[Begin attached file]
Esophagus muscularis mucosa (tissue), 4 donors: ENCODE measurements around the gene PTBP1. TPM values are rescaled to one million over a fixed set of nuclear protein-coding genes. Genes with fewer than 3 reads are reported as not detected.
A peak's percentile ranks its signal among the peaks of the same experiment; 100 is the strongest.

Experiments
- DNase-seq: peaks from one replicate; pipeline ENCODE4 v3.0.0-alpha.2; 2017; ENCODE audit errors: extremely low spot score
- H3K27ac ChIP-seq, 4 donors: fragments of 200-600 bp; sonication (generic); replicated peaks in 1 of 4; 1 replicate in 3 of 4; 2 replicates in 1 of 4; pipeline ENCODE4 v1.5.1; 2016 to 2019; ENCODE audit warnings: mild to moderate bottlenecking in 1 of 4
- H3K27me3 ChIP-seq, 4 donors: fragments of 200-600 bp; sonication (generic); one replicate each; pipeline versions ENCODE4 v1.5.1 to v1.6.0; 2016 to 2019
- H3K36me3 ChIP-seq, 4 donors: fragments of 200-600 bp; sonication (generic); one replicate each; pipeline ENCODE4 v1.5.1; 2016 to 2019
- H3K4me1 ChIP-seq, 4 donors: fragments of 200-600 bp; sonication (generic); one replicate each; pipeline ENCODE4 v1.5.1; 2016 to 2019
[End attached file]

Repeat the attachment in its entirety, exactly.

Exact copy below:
Esophagus muscularis mucosa (tissue), 4 donors: ENCODE measurements around the gene PTBP1. TPM values are rescaled to one million over a fixed set of nuclear protein-coding genes. Genes with fewer than 3 reads are reported as not detected.
A peak's percentile ranks its signal among the peaks of the same experiment; 100 is the strongest.

Experiments
- DNase-seq: peaks from one replicate; pipeline ENCODE4 v3.0.0-alpha.2; 2017; ENCODE audit errors: extremely low spot score
- H3K27ac ChIP-seq, 4 donors: fragments of 200-600 bp; sonication (generic); replicated peaks in 1 of 4; 1 replicate in 3 of 4; 2 replicates in 1 of 4; pipeline ENCODE4 v1.5.1; 2016 to 2019; ENCODE audit warnings: mild to moderate bottlenecking in 1 of 4
- H3K27me3 ChIP-seq, 4 donors: fragments of 200-600 bp; sonication (generic); one replicate each; pipeline versions ENCODE4 v1.5.1 to v1.6.0; 2016 to 2019
- H3K36me3 ChIP-seq, 4 donors: fragments of 200-600 bp; sonication (generic); one replicate each; pipeline ENCODE4 v1.5.1; 2016 to 2019
- H3K4me1 ChIP-seq, 4 donors: fragments of 200-600 bp; sonication (generic); one replicate each; pipeline ENCODE4 v1.5.1; 2016 to 2019